In answer to your question about quality of life - I have only worked at Jones so I have no first hand basis for comparison. A good friend of mine (big producer) left EJ when he had a falling out with home office. Went to WFA. He has told me he has less freedom and flexibility when it comes to his schedule. Recently I had a conversation with a recruiter from a wirehouse. (I'm not looking to leave jones but will still listen to offers.) Of course he opened with the usual dangling carrot of big upfront money to jump ship. I told him quality of life is equally important to me as money. He then launched into a description of how awesome his firm is and how much people enjoy working there. I asked about flexibility with my schedule and he said "Oh, we are very flexible, we just ask you to submit a schedule a week in advance." That was the end of our conversation. Jones hired me the end of 2008 when virtually every other firm had a hiring freeze or was laying people off. I was 25 years old with no industry experience. Jones told me if I ran a legal, ethical, and profitable business, my job would never be in jeopardy. This has proven to be true. I stay within the jones framework, and get no pushback from compliance or FSD. I never get calls from my regional leader or development leader in HO, but they will pick up the phone if I call them. I am free to do what I want. If I want to work out in the morning and come in at 10, I do it. If I want to leave at 1 and go play golf, I do it. If I want to take a 4-day weekend and go somewhere with my wife, I do it. I don't have to ask anyone for permission, I just tell my BOA and leave. Today, I'm 31. I work 25 hours a week. I will net $130k-$150k this year in a part of the country where the median household income is $43k. I take two international vacations a year. I drive to a branch location I selected, walk into an office layout I helped design, say hello to the assistant I interviewed and hired, call the people I want to talk to, and recommend investments I want to sell. You can say I drank the koolaide, followed the recipe, am incapable of independent thought (insert mindless drone joke here), but Jones has kept every promise it made when I started. Everyone's experience is different, but mine has been overwhelmingly positive.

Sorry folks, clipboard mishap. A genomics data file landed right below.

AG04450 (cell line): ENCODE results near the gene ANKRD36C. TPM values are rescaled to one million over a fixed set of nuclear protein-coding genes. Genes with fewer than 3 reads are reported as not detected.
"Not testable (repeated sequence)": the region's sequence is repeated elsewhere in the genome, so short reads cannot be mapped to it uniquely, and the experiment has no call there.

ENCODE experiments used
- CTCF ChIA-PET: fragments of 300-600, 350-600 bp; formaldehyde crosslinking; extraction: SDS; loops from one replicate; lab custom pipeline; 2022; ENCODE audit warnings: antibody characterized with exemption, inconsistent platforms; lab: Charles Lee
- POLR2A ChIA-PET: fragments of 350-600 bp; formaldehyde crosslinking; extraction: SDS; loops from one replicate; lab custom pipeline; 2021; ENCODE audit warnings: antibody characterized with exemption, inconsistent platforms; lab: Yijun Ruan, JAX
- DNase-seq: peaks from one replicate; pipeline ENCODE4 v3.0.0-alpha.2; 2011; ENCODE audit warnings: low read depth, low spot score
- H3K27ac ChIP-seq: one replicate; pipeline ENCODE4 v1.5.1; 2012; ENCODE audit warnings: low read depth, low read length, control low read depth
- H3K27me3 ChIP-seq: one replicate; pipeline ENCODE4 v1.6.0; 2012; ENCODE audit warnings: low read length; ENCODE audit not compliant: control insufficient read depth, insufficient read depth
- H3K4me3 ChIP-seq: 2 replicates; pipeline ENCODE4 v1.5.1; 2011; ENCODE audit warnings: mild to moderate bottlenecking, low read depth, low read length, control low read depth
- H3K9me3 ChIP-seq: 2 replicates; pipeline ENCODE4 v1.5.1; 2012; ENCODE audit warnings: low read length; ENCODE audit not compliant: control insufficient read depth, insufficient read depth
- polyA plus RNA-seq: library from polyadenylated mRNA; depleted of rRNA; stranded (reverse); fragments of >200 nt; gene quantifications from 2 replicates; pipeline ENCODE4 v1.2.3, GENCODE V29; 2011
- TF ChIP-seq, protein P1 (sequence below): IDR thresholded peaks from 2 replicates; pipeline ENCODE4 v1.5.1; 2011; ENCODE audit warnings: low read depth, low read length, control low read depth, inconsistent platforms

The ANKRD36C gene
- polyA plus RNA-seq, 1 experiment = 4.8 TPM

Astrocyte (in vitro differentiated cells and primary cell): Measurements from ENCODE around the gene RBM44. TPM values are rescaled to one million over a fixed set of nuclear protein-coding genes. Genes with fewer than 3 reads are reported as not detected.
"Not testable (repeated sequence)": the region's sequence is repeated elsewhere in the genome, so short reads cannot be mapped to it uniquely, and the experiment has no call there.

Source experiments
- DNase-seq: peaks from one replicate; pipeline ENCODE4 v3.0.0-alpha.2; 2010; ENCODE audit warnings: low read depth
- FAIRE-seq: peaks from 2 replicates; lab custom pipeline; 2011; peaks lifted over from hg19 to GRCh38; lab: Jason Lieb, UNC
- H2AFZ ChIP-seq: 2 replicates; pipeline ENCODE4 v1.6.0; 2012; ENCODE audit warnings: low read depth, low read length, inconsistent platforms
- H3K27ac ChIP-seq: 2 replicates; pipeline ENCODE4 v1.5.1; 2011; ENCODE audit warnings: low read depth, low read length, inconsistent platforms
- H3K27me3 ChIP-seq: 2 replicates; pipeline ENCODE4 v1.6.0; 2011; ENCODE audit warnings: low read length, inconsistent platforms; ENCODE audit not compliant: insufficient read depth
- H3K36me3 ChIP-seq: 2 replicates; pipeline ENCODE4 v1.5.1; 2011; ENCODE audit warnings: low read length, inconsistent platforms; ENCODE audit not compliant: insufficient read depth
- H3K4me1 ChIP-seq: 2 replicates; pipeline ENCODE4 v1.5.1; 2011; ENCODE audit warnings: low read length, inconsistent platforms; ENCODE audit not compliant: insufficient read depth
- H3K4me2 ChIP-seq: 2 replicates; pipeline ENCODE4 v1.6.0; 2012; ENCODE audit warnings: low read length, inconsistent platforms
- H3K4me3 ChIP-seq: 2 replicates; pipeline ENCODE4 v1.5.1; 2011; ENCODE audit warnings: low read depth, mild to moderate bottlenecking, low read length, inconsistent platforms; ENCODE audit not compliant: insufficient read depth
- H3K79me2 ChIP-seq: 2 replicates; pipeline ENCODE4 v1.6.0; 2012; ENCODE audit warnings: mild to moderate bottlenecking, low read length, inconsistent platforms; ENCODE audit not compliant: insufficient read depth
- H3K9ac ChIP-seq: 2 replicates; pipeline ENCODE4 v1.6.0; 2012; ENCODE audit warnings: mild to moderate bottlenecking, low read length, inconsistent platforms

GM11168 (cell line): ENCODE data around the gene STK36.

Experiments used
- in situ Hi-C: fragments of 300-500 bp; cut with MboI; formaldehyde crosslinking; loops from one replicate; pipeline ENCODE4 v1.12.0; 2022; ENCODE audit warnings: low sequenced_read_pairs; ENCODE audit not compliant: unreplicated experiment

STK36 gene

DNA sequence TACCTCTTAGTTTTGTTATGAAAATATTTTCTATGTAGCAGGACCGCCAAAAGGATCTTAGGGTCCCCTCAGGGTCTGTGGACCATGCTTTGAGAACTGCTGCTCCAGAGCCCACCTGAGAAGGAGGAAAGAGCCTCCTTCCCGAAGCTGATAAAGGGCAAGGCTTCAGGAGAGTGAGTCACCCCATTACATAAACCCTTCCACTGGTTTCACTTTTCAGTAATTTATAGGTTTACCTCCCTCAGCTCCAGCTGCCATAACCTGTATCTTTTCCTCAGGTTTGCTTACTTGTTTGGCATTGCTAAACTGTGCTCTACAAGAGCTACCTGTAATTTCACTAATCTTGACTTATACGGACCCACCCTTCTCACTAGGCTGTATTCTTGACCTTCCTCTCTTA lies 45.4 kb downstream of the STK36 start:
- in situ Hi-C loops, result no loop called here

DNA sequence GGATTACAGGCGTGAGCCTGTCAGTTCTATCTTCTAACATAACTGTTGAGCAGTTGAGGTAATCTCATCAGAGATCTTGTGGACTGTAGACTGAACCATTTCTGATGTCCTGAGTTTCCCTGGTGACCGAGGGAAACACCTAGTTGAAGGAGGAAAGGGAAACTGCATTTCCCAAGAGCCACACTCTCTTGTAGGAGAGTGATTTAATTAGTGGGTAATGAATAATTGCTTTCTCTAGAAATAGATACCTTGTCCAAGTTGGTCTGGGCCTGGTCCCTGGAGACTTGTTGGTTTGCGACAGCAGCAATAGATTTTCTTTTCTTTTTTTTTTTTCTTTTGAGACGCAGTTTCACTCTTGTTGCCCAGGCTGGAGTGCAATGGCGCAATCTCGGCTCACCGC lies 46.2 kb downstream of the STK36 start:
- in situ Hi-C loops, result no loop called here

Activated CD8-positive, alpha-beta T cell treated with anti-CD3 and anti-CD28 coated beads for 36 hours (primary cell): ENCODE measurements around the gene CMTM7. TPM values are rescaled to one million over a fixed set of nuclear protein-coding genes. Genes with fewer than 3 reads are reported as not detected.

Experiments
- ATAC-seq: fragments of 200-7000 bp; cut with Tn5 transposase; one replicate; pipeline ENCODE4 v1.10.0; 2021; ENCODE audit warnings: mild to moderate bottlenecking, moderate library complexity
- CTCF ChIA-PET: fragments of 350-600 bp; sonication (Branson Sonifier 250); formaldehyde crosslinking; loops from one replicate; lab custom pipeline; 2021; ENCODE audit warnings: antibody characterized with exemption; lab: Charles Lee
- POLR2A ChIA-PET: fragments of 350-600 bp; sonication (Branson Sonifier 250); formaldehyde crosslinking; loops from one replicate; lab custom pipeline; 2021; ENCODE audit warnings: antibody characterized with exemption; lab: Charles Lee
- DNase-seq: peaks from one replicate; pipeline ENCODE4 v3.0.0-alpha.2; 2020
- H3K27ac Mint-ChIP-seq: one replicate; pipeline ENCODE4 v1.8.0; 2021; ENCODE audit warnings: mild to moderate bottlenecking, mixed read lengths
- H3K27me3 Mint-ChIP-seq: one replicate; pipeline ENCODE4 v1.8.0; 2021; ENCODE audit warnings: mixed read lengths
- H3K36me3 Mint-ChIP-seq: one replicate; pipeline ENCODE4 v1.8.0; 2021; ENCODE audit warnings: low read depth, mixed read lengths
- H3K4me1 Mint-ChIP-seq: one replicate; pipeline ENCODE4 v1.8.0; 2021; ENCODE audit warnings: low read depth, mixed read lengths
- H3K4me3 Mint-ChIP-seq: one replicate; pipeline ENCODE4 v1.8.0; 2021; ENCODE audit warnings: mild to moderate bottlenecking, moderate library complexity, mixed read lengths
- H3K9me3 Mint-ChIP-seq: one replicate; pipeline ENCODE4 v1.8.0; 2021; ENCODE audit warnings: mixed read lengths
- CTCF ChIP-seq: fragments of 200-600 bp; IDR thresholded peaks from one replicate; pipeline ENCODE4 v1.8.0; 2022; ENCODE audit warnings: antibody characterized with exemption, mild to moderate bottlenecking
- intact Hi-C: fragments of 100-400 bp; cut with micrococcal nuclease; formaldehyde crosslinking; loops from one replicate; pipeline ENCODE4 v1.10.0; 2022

Paranoid Android's picture